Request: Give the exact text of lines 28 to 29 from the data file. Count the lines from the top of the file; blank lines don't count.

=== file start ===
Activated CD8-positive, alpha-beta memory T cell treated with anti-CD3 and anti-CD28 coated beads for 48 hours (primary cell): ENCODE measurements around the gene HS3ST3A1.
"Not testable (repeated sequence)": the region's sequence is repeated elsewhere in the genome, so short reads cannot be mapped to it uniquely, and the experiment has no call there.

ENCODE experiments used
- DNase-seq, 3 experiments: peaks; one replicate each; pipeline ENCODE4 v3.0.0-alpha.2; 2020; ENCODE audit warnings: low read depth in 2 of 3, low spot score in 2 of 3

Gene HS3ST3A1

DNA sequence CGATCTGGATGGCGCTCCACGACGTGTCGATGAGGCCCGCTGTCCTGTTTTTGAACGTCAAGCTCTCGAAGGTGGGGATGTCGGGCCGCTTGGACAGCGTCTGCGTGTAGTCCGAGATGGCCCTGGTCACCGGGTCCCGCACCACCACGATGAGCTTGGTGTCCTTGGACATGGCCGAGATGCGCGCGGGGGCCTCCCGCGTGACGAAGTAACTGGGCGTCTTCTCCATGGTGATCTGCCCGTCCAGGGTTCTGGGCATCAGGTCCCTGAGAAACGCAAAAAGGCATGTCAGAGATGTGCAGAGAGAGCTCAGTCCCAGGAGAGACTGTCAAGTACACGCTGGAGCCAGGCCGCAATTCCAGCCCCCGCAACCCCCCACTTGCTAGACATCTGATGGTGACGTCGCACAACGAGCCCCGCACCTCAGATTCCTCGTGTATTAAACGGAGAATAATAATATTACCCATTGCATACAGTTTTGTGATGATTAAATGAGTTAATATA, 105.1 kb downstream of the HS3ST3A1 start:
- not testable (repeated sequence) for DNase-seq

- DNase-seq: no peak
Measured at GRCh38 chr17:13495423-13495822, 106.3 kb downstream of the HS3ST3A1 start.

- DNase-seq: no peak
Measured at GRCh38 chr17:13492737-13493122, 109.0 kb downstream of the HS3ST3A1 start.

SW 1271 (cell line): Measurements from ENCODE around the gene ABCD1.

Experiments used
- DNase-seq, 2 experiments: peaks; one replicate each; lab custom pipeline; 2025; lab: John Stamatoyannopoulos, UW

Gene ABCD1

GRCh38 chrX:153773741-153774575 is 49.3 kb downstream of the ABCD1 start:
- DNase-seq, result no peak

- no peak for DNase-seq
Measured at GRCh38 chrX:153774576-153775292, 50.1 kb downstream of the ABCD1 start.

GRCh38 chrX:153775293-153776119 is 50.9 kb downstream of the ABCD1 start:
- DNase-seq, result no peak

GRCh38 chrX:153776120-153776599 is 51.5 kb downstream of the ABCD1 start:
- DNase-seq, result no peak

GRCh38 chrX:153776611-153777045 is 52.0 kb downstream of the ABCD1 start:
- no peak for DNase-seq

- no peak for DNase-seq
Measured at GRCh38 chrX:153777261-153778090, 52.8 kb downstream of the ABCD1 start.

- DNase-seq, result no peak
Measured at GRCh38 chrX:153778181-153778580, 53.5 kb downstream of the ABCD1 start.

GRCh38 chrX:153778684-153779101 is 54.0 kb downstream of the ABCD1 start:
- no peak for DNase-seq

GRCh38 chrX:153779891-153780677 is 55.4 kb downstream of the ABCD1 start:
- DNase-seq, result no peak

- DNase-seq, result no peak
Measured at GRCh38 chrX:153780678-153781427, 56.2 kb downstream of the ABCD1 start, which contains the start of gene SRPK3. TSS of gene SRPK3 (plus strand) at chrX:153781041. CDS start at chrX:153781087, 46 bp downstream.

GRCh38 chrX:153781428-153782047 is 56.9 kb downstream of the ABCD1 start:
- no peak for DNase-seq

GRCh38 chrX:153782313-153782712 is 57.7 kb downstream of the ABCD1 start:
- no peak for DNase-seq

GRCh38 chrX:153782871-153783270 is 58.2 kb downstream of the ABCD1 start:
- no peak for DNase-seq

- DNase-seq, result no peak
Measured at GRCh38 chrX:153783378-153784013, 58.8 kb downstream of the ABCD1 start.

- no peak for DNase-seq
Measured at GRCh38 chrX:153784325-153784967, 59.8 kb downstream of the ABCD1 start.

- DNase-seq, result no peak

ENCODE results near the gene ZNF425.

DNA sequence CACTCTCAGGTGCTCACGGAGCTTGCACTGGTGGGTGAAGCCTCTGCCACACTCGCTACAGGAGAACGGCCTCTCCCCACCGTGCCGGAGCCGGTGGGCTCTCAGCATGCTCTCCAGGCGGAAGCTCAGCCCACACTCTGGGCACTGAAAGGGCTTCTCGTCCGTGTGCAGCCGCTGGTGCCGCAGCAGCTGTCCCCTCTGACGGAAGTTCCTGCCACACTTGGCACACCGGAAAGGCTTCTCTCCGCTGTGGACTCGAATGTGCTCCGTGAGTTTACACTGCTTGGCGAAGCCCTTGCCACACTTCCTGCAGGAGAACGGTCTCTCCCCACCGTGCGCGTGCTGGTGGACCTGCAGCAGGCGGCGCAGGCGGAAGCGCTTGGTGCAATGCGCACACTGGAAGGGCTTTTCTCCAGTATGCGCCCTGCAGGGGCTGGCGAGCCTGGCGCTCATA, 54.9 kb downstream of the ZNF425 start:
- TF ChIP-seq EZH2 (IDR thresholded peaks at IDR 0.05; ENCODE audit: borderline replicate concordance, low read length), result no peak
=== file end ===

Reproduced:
- DNase-seq, result no peak
Measured at GRCh38 chrX:153778181-153778580, 53.5 kb downstream of the ABCD1 start.